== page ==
ARL Celebrates Today’s SJC Ruling

Decision provides critical tool for preventing animal cruelty

We’re celebrating the decision of the Massachusetts Supreme Judicial Court (SJC)—the first animal-related decision in 40 years!—to extend the emergency aid exception to the warrant requirement to animals.

The emergency aid exception allows police to enter a home without a warrant when they have objectively reasonable belief that there may be someone inside who is injured or in impending danger of physical harm.

The office of Essex County District Attorney Jonathan Blodgett argued the case before the SJC for applying the emergency aid exception to animals.

The ARL joined several local officials and national organizations including the Attorney General, the Animal Control Officers Association of Massachusetts, and the Animal Legal Defense Fund in filing a friend of the court brief in support of extending the emergency aid exception as well.

11-6 See something say somethingToday, the SJC issued an opinion agreeing the exception applies “with equal force” to animals:

“In light of public policy in favor of minimizing animal suffering in a wide variety of contexts, permitting warrantless searches to protect nonhuman animal life fits coherently within the existing emergency aid requirement, intended to facilitate official response to an ‘immediate need for assistance for the protection of life or property.’”

The timing of the ruling during Prevention of Cruelty to Animals month is particularly meaningful to our ongoing efforts to rescue animals from suffering, cruelty, abandonment, and neglect. Four out of five cases of animal cruelty remain undiscovered; reporting concerns to your local authorities is critical to prevention.

Learn more about the ARL’s See Something, Say Something campaign.

Congratulations to the office of Essex County District Attorney Jonathan Blodgett for successfully arguing the case!

 

 

Watch for 7 Warning Signs of Animal Cruelty, Says Animal Rescue League of Boston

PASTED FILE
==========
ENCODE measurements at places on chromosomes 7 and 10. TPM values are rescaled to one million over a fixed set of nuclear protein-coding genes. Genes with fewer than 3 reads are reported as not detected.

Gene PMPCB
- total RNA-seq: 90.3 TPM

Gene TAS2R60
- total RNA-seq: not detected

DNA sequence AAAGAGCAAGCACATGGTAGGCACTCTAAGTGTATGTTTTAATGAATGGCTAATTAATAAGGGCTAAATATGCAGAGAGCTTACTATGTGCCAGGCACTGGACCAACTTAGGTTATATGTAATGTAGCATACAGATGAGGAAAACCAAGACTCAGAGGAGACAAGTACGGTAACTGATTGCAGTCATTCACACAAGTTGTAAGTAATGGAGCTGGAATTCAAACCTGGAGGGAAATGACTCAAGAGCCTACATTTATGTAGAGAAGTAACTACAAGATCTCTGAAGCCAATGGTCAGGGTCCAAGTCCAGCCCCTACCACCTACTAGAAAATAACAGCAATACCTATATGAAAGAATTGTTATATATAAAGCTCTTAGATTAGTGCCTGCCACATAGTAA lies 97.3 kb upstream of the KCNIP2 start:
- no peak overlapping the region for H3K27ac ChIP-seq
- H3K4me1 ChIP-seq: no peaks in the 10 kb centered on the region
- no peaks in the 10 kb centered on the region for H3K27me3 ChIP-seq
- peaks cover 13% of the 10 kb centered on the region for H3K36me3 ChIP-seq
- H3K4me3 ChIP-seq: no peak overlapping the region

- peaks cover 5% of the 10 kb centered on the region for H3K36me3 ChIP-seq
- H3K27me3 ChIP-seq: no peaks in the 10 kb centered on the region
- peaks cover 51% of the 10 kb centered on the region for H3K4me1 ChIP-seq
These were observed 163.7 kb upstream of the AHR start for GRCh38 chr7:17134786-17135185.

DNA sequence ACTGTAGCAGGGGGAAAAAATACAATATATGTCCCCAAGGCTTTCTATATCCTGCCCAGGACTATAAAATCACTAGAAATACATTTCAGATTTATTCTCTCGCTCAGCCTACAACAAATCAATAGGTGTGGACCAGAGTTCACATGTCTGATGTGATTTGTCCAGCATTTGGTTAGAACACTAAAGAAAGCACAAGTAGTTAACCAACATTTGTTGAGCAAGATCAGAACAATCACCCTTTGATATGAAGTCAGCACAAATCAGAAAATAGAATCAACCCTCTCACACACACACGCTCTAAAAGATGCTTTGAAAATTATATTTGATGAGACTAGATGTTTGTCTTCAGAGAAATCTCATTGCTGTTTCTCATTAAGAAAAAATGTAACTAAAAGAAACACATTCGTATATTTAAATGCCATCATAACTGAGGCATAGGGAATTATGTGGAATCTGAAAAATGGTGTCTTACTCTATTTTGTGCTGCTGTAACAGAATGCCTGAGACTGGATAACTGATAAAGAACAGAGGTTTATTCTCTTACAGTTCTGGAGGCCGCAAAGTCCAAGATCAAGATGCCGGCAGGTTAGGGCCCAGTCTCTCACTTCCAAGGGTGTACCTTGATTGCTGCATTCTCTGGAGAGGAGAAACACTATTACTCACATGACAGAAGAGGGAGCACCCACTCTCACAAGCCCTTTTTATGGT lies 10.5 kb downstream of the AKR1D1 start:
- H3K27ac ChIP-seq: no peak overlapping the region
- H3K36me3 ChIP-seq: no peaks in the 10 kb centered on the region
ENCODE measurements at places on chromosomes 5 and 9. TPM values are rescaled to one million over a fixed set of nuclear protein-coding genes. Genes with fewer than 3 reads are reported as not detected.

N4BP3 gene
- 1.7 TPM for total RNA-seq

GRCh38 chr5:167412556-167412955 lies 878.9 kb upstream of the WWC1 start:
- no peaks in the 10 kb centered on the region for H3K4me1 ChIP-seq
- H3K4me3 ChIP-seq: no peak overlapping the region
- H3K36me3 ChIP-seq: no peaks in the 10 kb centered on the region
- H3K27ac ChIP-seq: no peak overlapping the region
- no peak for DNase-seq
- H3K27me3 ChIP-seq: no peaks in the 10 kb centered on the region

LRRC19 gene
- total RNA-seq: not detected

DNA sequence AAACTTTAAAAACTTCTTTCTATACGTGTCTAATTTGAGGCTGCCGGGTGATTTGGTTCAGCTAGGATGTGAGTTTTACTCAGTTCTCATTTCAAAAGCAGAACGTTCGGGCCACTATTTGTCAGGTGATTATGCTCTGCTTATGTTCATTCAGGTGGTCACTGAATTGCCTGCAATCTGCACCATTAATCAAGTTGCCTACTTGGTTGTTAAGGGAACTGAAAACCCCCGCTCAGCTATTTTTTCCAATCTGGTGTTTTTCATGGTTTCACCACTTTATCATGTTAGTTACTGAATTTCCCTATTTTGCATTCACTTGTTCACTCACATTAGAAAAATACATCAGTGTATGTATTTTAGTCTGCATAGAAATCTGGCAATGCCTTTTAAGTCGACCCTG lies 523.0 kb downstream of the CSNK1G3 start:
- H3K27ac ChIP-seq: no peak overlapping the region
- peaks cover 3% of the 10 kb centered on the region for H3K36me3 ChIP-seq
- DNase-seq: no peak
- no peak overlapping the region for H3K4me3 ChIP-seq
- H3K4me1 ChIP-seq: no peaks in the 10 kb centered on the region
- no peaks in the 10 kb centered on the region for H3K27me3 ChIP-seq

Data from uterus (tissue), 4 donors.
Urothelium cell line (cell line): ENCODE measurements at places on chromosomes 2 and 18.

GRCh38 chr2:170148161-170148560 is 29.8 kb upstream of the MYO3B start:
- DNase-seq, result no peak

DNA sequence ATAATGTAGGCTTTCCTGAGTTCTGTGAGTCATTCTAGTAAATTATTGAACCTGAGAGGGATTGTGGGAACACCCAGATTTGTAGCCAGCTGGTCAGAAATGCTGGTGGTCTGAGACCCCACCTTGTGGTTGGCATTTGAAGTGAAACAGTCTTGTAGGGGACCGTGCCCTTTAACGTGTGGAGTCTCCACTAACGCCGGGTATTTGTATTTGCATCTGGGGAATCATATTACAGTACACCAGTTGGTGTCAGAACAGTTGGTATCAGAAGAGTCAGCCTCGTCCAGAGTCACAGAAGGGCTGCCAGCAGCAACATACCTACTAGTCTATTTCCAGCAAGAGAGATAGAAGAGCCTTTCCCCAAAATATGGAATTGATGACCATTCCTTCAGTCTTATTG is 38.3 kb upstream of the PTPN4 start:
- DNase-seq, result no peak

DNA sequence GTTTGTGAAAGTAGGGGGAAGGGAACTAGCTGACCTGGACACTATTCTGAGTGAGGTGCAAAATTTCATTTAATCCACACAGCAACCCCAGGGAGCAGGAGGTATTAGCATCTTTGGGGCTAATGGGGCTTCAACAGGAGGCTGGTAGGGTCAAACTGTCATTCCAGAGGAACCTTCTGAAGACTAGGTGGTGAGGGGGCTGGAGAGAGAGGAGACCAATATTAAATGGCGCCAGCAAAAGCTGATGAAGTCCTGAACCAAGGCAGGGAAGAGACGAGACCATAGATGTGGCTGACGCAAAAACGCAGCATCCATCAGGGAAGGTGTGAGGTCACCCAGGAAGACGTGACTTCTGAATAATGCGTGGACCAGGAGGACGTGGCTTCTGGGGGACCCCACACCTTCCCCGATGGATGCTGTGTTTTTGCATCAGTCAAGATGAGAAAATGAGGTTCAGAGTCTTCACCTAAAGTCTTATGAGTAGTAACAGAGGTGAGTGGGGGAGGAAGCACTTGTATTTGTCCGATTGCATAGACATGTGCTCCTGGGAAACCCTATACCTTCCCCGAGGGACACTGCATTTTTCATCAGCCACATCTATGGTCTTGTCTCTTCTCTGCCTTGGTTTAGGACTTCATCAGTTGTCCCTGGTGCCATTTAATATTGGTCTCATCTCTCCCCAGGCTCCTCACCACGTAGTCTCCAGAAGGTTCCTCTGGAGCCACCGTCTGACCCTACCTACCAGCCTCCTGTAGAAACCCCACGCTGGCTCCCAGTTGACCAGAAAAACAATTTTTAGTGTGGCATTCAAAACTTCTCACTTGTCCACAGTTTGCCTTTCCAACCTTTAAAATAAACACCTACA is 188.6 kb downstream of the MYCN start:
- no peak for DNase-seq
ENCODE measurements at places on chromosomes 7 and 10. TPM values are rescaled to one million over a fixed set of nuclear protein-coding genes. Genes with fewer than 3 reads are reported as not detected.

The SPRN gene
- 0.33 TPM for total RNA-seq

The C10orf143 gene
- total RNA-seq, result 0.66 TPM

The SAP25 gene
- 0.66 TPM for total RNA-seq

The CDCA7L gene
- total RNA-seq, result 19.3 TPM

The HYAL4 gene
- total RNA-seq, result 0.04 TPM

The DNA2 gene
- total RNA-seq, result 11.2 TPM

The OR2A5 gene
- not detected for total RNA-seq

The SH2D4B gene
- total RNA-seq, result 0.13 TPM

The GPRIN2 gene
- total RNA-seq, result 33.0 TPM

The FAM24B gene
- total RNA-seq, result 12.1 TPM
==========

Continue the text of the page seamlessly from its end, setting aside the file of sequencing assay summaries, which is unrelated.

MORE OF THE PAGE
As part of Prevention of Cruelty to Animals Month, ARL encourages public to report concerns to local authorities

 Boston, MA – During Prevention of Cruelty to Animals month this April, the Animal Rescue League of Boston (ARL) wants to help the public better understand the importance of reporting suspected animal cruelty to local authorities.

“All too often, animal cruelty remains undiscovered,” explains Mary Nee, president of ARL. “By many estimates, four out of five cases remain concealed from authorities. Public awareness and reporting suspicions of animal cruelty play a critical role in prevention.”

According to the National Link Coalition, a strong connection exists between animal abuse and other forms of family and community violence. Law enforcement agencies including the International Association of Chiefs of Police have also expressed concern about the relationship between animal cruelty, domestic violence, child and elder abuse, and other violent crimes.

“Breaking the self-perpetuating cycle of violence, protecting animals, and creating safe, humane communities has to be a priority for us all,” adds Dr. Martha Smith-Blackmore, vice president of animal welfare at the ARL.

See Something Tear Card Image

During Prevention of Cruelty to Animals month, pick up an emergency contact card from an ARL animal shelter in Boston, Brewster, and Dedham.

While most members of the public recognize that punching, kicking, burning, choking, or hitting an animal with an object are acts of animal cruelty, there are also more subtle signs to watch for that could indicate mistreatment, neglect, or abuse. 

To help the public better understand the issue, the ARL offers 7 warning signs of animal cruelty:

1.                Howling or barking for a sustained period of time or hearing an animal cry in pain with higher pitched, more persistent vocal sounds than usual.

2.                Singed, matted, chronically or excessively dirty hair or fur.

3.                Wounds, unusual scars, hair loss, frequent limping often on different legs, or signs of improper nutrition such as weight loss or prominent visible ribs.

4.                Animals kept caged or tied with little room to move for long periods of time or without regular interaction with people.

5.                Lack of protection from the weather or fece- or debris-strewn living areas for animals.